Alcohol retailers, including Dan Murphy's, have been forced to put purchases limits on their champagne stocks ahead of Christmas.
Global supply issues caused by the COVID-19 pandemic and an increase in champagne's popularity in Australia are said to be behind the shortage.
An Endeavour Group spokesperson said Dan Murphy's had imposed a 12-bottle limit on certain champagne lines.
"Like all retailers, we are seeing some supply chain constraints for a limited number of imported products due to the COVID pandemic," the spokesperson said.
"Dan Murphy's has some 150 champagnes available in stores plus an even larger range of over 400 sparkling wines, so if a customer temporarily can't find their favourite imported drink, we're confident they'll be able to find suitable alternatives in our stores."
Director of the Champagne Bureau Australia John Noble said demand for champagne was "exceptionally high" in Australia, with the country having some of the highest rates of consumption in the world.
"Demand has been off the scale high for the last two years during the global pandemic," he said.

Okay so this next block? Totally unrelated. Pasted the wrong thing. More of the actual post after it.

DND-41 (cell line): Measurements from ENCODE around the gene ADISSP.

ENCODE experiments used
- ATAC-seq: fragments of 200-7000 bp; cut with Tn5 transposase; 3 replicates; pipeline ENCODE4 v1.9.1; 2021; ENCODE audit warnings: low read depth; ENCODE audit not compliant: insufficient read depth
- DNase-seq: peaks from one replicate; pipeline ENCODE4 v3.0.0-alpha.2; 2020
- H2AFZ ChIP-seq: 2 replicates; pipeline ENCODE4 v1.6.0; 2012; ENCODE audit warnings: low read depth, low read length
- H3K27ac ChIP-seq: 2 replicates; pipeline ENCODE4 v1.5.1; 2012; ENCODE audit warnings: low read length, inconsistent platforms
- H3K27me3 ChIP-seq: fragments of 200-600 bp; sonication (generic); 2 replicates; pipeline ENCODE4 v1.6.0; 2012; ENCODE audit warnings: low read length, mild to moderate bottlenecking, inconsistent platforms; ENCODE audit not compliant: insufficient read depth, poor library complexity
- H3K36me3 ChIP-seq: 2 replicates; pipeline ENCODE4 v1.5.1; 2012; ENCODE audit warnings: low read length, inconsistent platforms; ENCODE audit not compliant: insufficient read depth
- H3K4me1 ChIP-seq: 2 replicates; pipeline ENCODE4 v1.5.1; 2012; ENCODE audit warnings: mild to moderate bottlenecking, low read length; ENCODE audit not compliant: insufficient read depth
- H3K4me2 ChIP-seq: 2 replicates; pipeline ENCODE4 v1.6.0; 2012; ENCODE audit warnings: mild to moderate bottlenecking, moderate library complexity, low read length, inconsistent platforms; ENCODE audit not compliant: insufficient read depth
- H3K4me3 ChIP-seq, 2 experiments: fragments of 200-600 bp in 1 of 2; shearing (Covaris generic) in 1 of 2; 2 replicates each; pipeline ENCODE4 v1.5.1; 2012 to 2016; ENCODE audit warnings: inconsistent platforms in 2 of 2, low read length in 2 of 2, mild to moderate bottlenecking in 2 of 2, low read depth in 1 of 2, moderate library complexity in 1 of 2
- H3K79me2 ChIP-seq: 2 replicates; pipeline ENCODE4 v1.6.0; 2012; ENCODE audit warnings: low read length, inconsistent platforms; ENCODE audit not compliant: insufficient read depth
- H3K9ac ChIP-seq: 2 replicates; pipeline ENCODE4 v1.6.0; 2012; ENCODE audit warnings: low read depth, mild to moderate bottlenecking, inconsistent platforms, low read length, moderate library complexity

Champagne exports to Australia increased by 11.2 per cent last year — 8,512,000 bottles were sent to the country, which is ranked the sixth country in the world for champagne exports.
Mr Noble said 2021 was on track to smash those records, with Australia looking to have consumed more champagne than ever before.
He said Australians had begun enjoying the wine in a more casual way than in the past since the pandemic began.
He has advised Australians not to panic about the shortages, saying "keep calm and drink champagne".
Mr Noble suggested customers try a new brand of champagne if their favourites were out of stock, noting Australia imported 261 brands of the beverage.
The popular drink is quick to drink but takes about three months to travel to Australia and three years to be made.